Why showering less is a good idea, even during a pandemic

This seems like a really weird time to be talking about showering less.

I mean, during the pandemic, we’re all focused on staying as clean and germ-free as possible. And a hot shower is such a great way to wash away all the stresses of the day… and there are many these days.

But even now, doctors are talking about the downside of showering every day. They’re saying that you’d be better off waiting days or even — gasp! — weeks between showers.

One doctor has put this to the test — on himself.

How much washing is enough?

“Unless you are noticeably grimy or sweaty, you probably don’t need to shower more than a few times a week,” says Dr. Esteban Kosak.

Dr. Kosak points out only a few cases in which you should shower every day: if your occupation exposes you to viruses and bacteria, and if you exercise regularly since sweat on the skin can cause bacteria to increase rapidly.

Dr. Janette Nesheiwat, a family doctor in New York City, agrees. “If you are a doctor, paramedic, health care worker, construction worker, athlete or even a plumber, then you should shower daily, as you are in closer contact with bacteria, viruses and fungi.”

But according to Dr. Sandy Skotnicki, a Canadian microbiologist and professor of dermatology at the University of Toronto, showering doesn’t remove that many germs from your skin.

Instead, what it does remove is “the skin’s natural lipids, which impedes the skin’s barrier function, and in turn, can create a vicious cycle that sees soap causing more damage, stripping out even more lipids from the epidermis, and worsening skin chapping by over-frequent and overlong showers.”

In other words, too much showering with sweet-smelling body products removes the skin’s natural fat layer, which forms a protective barrier against the very microbes you’re trying to wash away.

Dr. Skotnicki says there are really only three body parts you need to lather up on a daily basis: your armpits, groin and feet.

True, doing this will make you smell, well, less offensive. But that’s not the real reason to focus on these three spots.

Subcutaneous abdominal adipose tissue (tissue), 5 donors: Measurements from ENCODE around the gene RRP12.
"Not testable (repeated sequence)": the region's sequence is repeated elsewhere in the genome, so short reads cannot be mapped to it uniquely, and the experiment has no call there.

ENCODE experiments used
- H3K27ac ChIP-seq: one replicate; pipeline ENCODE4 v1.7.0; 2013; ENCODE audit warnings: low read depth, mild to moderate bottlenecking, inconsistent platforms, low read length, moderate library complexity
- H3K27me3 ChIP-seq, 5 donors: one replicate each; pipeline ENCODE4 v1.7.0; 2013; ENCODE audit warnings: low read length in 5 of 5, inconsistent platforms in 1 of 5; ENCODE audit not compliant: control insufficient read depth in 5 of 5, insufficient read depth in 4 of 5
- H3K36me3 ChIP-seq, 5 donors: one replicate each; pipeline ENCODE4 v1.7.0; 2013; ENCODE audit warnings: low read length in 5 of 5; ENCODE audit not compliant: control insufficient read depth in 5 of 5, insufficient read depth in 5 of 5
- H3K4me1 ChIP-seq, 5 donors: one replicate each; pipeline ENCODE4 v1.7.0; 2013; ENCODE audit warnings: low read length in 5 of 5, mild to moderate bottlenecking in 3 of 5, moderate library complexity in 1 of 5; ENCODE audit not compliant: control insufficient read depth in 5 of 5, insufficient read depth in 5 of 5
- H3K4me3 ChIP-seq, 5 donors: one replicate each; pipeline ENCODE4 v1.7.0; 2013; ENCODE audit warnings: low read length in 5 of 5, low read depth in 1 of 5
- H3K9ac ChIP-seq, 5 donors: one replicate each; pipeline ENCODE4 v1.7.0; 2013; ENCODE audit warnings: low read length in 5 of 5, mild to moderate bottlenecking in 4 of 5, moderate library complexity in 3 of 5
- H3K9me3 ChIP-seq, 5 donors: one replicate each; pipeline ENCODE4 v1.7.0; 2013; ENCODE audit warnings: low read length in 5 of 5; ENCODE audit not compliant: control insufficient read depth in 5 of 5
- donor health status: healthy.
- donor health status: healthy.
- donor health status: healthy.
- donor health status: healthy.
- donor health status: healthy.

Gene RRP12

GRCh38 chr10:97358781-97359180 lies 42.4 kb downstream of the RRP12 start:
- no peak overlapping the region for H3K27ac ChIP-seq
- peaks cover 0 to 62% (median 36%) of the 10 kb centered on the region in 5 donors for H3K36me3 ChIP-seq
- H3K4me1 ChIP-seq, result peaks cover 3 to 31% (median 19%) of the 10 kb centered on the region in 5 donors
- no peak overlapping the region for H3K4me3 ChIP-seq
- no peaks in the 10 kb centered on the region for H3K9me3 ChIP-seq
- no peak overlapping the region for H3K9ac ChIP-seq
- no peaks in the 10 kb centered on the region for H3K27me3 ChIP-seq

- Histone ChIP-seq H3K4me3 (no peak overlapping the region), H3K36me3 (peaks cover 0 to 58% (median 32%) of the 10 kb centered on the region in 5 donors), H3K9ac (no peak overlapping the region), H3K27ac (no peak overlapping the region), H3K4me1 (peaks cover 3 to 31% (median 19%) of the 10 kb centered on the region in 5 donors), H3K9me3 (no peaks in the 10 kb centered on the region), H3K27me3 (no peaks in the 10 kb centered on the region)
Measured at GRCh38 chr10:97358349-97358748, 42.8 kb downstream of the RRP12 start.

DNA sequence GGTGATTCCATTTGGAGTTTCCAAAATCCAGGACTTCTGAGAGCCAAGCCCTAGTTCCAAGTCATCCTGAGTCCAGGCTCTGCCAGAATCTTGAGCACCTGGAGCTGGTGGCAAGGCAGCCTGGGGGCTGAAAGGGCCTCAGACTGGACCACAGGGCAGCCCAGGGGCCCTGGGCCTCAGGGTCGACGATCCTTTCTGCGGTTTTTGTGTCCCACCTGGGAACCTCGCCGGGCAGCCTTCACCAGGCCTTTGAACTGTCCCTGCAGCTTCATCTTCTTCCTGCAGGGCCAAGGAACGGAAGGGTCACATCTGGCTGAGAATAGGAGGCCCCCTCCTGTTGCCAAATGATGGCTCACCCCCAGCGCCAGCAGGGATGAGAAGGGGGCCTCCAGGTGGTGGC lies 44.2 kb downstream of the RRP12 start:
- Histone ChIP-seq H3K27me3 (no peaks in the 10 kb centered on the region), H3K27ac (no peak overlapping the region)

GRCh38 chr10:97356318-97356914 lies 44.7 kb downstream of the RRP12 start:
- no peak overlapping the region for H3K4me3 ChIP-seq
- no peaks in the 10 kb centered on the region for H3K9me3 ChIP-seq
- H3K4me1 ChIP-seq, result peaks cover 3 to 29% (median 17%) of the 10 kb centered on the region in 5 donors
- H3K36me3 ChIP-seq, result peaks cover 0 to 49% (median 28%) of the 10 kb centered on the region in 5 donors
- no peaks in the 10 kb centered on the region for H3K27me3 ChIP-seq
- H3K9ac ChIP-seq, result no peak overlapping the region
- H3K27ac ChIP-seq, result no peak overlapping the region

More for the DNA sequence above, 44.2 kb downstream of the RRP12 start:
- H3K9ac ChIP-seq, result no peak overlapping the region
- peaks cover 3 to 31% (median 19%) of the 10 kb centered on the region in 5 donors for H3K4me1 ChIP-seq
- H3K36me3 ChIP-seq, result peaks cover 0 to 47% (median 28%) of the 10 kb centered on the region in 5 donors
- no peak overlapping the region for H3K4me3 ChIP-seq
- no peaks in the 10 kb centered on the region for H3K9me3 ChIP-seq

It’s because they are home to some of the most sensitive skin on the body, and therefore are prone to harbor fungal growth, and harmful bacteria that can lead to infections.

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Washing too much may increase cancer risk, too

Dr. Richard Galllo is a dermatologist at UC San Diego. He recently headed a study that uncovered a type of bacteria that we shouldn’t be washing away.

In this study, Dr. Gallo and his team covered one group of mice with Staphylococcus epidermidis, a bacterium that is present on most human skin.

Another group of mice were bathed in a different strain of the same bacterium. Then, both groups were placed in direct sunlight until they were tanned.

The mice covered in the first strain of Staph epidermidis developed fewer skin cancers.

Dr. Gallo thinks the reason is that this strain produces a compound called 6‑N‑hydroxyaminopurine, which seems to prevent the replication of tumor cells.

So, by washing away this bacterium that commonly lives on our skin, we’re opening ourselves up to greater risk of skin cancer.

Putting “less is better” to the test

Dr. James Hamblin is the author of the book Clean: The New Science of Skin.

In a nutshell, he argues that by constantly showering with sweet-smelling products to “clean” ourselves, we’re disrupting a microbiome on our skin that’s similar to the microbiome of helpful bacteria that live in our gut.

“If we go a few days without showering, even one day, we become oily, smelly beasts. But what if you push through the oiliness and smelliness .. and just go forward?”

Out of curiosity, he gave it a try. Five years later, he still hasn’t had a shower.

He washes his hands to prevent the spread of disease, and rinses his head to get rid of “bed head.” But he doesn’t use body soap or shampoo, and seldom steps foot in a shower.

At first, Hamblin admits, he waskind of smelly.

“But after a while, the idea goes, your ecosystem reaches a steady state, and you stop smelling bad. I mean, you don’t smell like rosewater or Axe Body Spray, but you don’t smell like B.O., either. You just smell like a person.”

Here’s a video of Dr. Hamblin’s conversations with two people who are in the forefront of learning about our skin as part of the greater microbiome that controls our health.

You probably don’t need to shower


I Quit Showering, and Life Continued — The Atlantic

These Are the Only 3 Body Parts You Need to Wash Every Day, Doctor Says — bestlifeonline.com

In the Era of Hygiene, ‘Clean’ Author Makes the Case For Showering Less — npr.com

This Is How Often You Should Really Be Showering, Doctors Say — msn

You’re Showering Too Much — The Atlantic

A commensal strain of Staphylococcus epidermidis protects against skin neoplasia — Science Advances

Joyce Hollman

By Joyce Hollman

Joyce Hollman is a writer based in Kennebunk, Maine, specializing in the medical/healthcare and natural/alternative health space. Health challenges of her own led Joyce on a journey to discover ways to feel better through organic living, utilizing natural health strategies. Now, practicing yoga and meditation, and working towards living in a chemical-free home, her experiences make her the perfect conduit to help others live and feel better naturally.